ArtsAutosBooksBusinessEducationEntertainmentFamilyFashionFoodGamesGenderHealthHolidaysHomeHubPagesPersonal FinancePetsPoliticsReligionSportsTechnologyTravel

Fun Facts about Disney's Mulan

Updated on November 17, 2016

Disney's Mulan is Racially Confused

Disney re-imaged Mulan in 2013. The 2013, white version is on the left, compared to the original Chinese version, as depicted in the movie, on the right.
Disney re-imaged Mulan in 2013. The 2013, white version is on the left, compared to the original Chinese version, as depicted in the movie, on the right. | Source

Controversies Related to Disney's Mulan

  1. It is rumored that Disney’s Mulan led China’s government to lift a ban against all Disney movies that ensued after a 1996 film that was sympathetic to the exiled spiritual leader of Tibet, the Dalai Lama. Mulan was shown in over 100 cities throughout China in February, 1999, the year after Mulan was released.
  2. In 2013, Mulan was re-imaged and released as a much lighter skinned woman with blue eyes. Her clothing didn’t match anything Mulan wore in the movie. This sparked controversy that the Disney company was sending the wrong message to little girls worldwide about having to be white, Caucasian, or fair-skinned to be a princess or beautiful. The change may have been made because although red and gold were originally chosen for her clothing because they represent luck and prosperity, they also represent communism. Disney responded by darkening her skin, changing her clothes to match the movies more closely, and changing her eyes back to brown.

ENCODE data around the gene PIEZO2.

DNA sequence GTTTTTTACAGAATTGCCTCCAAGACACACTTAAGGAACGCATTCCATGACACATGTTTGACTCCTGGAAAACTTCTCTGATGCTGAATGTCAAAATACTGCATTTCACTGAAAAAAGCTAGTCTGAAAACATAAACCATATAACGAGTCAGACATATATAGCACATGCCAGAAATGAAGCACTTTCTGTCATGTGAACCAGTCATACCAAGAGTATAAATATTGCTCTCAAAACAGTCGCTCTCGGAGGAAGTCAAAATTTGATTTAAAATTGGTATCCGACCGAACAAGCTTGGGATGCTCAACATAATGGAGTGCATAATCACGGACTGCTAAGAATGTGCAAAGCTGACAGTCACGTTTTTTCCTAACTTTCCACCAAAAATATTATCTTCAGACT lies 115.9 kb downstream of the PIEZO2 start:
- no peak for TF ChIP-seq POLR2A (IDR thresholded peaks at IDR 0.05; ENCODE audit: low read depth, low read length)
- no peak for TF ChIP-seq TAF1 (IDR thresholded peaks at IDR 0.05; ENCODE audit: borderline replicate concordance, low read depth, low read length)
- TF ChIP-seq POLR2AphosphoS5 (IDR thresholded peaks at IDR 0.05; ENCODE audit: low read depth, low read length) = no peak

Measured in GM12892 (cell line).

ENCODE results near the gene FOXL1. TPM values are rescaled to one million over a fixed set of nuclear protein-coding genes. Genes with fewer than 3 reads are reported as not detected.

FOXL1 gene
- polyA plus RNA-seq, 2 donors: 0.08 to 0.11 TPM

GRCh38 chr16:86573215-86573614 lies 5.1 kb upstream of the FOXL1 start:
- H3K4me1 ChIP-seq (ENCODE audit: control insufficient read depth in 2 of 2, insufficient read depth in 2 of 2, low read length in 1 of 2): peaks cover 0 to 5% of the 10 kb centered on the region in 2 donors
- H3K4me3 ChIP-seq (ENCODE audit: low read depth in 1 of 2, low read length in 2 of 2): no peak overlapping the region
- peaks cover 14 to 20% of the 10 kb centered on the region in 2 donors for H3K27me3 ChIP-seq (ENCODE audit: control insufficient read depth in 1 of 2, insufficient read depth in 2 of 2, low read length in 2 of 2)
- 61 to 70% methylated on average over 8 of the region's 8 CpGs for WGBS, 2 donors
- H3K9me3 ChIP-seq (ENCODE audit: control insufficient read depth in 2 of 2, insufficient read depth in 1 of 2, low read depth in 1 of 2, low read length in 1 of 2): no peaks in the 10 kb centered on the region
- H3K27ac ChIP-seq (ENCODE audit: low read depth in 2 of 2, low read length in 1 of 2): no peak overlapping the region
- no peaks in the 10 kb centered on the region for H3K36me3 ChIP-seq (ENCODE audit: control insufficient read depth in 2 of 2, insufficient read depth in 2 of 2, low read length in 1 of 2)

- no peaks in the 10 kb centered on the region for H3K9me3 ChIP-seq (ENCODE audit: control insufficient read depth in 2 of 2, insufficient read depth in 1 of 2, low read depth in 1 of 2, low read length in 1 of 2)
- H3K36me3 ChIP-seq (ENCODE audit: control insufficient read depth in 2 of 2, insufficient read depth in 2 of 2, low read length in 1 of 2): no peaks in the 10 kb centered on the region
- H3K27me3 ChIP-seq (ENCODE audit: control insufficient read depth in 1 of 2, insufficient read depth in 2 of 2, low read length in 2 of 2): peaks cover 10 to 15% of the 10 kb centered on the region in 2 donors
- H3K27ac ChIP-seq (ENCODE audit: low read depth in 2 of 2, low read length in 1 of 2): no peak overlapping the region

Disney's Live Action Movie of Mulan

Disney recently announced that Mulan will be released as a live action movie in 2017. Fans are calling for Disney to sincerely apologize for the 2013 re-imaging of Mulan and hope that she won’t be “white-washed” again in the new film. It will be interesting to see how Disney responds.

Where Disney's Mulan Comes From

Disney’s Mulan (1998) is based on the Ballad of Mulan which was written in the 6th century CE. According to the legend, Mulan was a real woman (veracity unknown) who lived during the Northern Wei dynasty (386-534 CE) and fought against the Mongolian and Nomadic invaders with the Chinese army for 12 years. The setting suggests she would have been practiced in the art of kung fu and skilled with a sword. The Ballad of Mulan specifically describes Fa Mulan, also known as Hua Mulan, as a woman who was comfortable with archery and riding horses. This is at odds with the Mulan Disney portrayed, who was unskilled with weaponry and clumsy in military drill exercises.

The Ballad of Mulan was lengthened into a book in the Ming Dynasty (1368-1644 CE). It was unique for its time, as it discussed gender equity. This book and these gender comments were important in making the story of Mulan popular and well-known.